Traveling Nancy

Traveling around the world as far as I can go.

Dec 29 Lake Tana and Blue Nile Falls


This morning we left at 8:00. Ayu drove us to Lake Tana (a short distance from the Abay Minch Lodge) and we took a 90-minute boat ride across Lake Tana, which is the source of the Blue Nile.


Lake Tana is the largest lake in Ethiopia with an area of 3600square kilometers. The lake hosts 27 islands and 37 monasteries that were founded between the 11th and 16th century. We passed two islands that were close to each other. One was for the nuns and the other was for the monks.  You can barely see the one for Monks in this photo.



We docked on the Zege Peninsula and walked up the hill from the boat dock to the Ura Kidane Mihret Monastery. There are 10,000 people living and working on this island including the monks, nuns, priests, and people growing coffee beans. The name of the village is Azua.

 Although Jane, Sue, and Leigh each had a hiking pole with them, I had left mine in the room so I had to hike without a pole.

Our guide showed us that coffee beans are ready when they turn red. Each seed has two coffee beans inside of it.

We arrived at the Ura Kidane Mihret Monastery, which was established in the 14th century. First we looked at the hanging stone on the outside of the monastery, which is used to call the monks.

The Monastery is conical shaped.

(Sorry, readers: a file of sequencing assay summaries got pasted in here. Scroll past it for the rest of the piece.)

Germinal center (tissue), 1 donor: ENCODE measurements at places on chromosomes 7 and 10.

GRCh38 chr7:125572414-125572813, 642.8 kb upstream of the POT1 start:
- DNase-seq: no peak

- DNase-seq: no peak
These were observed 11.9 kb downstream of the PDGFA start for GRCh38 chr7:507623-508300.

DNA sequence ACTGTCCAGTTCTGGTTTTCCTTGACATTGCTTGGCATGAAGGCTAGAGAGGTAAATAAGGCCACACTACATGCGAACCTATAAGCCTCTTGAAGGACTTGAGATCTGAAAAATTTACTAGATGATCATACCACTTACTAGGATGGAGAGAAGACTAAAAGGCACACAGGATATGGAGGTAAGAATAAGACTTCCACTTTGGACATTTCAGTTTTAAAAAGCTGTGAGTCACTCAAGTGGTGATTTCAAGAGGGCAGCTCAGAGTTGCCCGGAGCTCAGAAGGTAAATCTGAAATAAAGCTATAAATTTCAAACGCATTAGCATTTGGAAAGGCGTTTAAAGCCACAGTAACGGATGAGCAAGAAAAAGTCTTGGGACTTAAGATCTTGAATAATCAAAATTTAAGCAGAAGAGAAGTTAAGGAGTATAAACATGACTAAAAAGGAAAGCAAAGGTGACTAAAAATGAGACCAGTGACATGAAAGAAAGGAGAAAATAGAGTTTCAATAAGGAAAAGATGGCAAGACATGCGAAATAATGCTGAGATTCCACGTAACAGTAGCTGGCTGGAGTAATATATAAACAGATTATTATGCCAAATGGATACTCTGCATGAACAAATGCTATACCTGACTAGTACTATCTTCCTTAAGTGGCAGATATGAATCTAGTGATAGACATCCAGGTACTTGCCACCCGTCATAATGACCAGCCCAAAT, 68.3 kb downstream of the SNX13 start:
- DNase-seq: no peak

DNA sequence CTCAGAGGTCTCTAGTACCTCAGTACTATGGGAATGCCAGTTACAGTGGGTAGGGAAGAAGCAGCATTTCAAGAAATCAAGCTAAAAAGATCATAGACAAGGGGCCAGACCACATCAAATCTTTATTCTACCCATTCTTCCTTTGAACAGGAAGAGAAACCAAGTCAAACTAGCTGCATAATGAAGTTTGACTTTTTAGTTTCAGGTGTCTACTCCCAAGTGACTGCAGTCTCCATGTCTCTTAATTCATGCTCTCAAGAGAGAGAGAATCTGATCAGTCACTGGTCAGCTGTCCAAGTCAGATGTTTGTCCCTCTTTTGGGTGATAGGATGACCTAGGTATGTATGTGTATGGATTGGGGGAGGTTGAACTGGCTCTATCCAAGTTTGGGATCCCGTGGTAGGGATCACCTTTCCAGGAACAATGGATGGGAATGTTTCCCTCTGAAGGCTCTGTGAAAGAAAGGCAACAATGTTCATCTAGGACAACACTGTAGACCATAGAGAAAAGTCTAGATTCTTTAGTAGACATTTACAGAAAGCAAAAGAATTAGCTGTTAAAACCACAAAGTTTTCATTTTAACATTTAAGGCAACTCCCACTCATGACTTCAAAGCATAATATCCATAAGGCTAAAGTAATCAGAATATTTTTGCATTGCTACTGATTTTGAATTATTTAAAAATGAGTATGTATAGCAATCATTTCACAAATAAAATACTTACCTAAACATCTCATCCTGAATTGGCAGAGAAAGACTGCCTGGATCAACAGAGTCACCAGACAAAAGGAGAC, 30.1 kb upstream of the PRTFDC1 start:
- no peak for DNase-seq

On the top of the Monastery is a sculpture showing seven Ostrich eggs that represents the 7 miracles of Christ.

The people pray in front of the monetary.

We took off our shoes, covered our heads, and entered the Monastery through the floor doors that were made out of 1 piece of a Sycamore tree.

There are floor to ceiling murals that were painted using natural colors in the 16th century and have been restored in the 1990s. Our guide told us that the paintings were created to help the people who cannot read understand the stories of the bible.

Some of the murals were small squares depicting every day life of the people.

As we walked around the circle inside the monastery, our guide explained the 4 sections. The north section depicts the martyrs; the west section is about Mary; the south section is about the exile of Mary; and the east section is about the miracles.

Only the priests can enter through the main doors. Just like churches we saw yesterday and the day before, there are 3 sections (one for woman, one for men, and the center for priests and Monks.

We walked on a path through the coffee bushes towards a second smaller Monastery. The path was beautiful.

The people who harvest the coffee beans live near the field.

I was doing a great job walking without any pole until I tried to get my hat off of my fanny pack and tripped on a root. I am so lucky that I did not get a FOOSH because I fell forward right onto my hands. But I picked myself up, dusted off my hands, and was just fine.

At the end of the path was the second monastery, Ura Kidane Mihret Monastery.  It is smaller than Ura Kidane Mihret and the murals are not as colorful.

.As we walked back to the boat there were many people selling things. Leigh bought a small drum and a bell.  Jane bought a small cross.

A young man named Sale was painting small pictures.   I took a photo of him doing a painting and of the natural dyes he uses. He wanted me to mail the photo to him and the natural dyes he uses to paing..

On the way back across the lake the boatman took us to see Hippos.

We also saw pelicans.

A guy in a small papyrus was feeding the pelicans.

We went to a lovely restaurant where we sat by the lake.

I loved watching the red dragon fly land over and over again on the same branch.